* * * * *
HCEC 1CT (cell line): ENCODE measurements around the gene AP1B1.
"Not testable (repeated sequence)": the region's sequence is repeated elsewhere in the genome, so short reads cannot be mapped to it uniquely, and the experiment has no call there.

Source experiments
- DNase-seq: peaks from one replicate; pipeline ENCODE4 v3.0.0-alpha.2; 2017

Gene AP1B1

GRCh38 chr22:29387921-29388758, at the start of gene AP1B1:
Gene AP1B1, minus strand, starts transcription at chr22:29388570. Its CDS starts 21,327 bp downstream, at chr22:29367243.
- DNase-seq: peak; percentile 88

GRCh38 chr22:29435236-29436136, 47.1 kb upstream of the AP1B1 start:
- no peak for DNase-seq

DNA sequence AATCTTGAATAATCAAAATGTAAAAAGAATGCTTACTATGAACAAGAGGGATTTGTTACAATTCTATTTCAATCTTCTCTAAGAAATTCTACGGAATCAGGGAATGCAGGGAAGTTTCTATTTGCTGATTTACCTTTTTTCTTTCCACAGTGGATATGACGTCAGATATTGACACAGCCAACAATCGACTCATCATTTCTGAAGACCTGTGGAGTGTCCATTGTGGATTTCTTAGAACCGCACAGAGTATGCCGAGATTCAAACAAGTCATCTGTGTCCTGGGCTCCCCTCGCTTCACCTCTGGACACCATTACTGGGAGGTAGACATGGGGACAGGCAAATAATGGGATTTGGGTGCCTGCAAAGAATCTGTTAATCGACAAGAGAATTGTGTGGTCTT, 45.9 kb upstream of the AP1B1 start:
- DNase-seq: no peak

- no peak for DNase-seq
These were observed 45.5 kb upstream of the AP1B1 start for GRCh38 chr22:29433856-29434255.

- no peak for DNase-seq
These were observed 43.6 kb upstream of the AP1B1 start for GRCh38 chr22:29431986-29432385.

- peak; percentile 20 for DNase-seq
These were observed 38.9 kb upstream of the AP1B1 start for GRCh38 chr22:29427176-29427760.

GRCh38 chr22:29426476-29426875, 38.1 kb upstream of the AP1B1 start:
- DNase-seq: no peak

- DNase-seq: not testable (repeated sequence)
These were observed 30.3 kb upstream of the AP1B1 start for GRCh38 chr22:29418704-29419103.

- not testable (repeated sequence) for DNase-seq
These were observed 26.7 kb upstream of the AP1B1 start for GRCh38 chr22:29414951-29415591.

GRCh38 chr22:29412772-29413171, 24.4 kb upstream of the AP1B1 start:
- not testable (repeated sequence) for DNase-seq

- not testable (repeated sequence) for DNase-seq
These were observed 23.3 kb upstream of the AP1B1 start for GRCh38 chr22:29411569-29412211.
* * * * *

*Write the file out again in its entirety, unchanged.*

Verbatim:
HCEC 1CT (cell line): ENCODE measurements around the gene AP1B1.
"Not testable (repeated sequence)": the region's sequence is repeated elsewhere in the genome, so short reads cannot be mapped to it uniquely, and the experiment has no call there.

Source experiments
- DNase-seq: peaks from one replicate; pipeline ENCODE4 v3.0.0-alpha.2; 2017

Gene AP1B1

GRCh38 chr22:29387921-29388758, at the start of gene AP1B1:
Gene AP1B1, minus strand, starts transcription at chr22:29388570. Its CDS starts 21,327 bp downstream, at chr22:29367243.
- DNase-seq: peak; percentile 88

GRCh38 chr22:29435236-29436136, 47.1 kb upstream of the AP1B1 start:
- no peak for DNase-seq

DNA sequence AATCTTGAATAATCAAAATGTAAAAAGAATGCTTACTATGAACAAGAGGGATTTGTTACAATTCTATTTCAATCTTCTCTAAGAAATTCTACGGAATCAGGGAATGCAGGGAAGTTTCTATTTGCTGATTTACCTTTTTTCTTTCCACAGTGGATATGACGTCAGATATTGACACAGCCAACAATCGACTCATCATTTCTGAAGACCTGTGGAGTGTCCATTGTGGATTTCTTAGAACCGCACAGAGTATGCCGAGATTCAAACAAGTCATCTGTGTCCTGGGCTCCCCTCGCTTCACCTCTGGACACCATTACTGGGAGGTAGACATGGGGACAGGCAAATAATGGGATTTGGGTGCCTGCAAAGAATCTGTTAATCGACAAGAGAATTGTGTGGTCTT, 45.9 kb upstream of the AP1B1 start:
- DNase-seq: no peak

- no peak for DNase-seq
These were observed 45.5 kb upstream of the AP1B1 start for GRCh38 chr22:29433856-29434255.

- no peak for DNase-seq
These were observed 43.6 kb upstream of the AP1B1 start for GRCh38 chr22:29431986-29432385.

- peak; percentile 20 for DNase-seq
These were observed 38.9 kb upstream of the AP1B1 start for GRCh38 chr22:29427176-29427760.

GRCh38 chr22:29426476-29426875, 38.1 kb upstream of the AP1B1 start:
- DNase-seq: no peak

- DNase-seq: not testable (repeated sequence)
These were observed 30.3 kb upstream of the AP1B1 start for GRCh38 chr22:29418704-29419103.

- not testable (repeated sequence) for DNase-seq
These were observed 26.7 kb upstream of the AP1B1 start for GRCh38 chr22:29414951-29415591.

GRCh38 chr22:29412772-29413171, 24.4 kb upstream of the AP1B1 start:
- not testable (repeated sequence) for DNase-seq

- not testable (repeated sequence) for DNase-seq
These were observed 23.3 kb upstream of the AP1B1 start for GRCh38 chr22:29411569-29412211.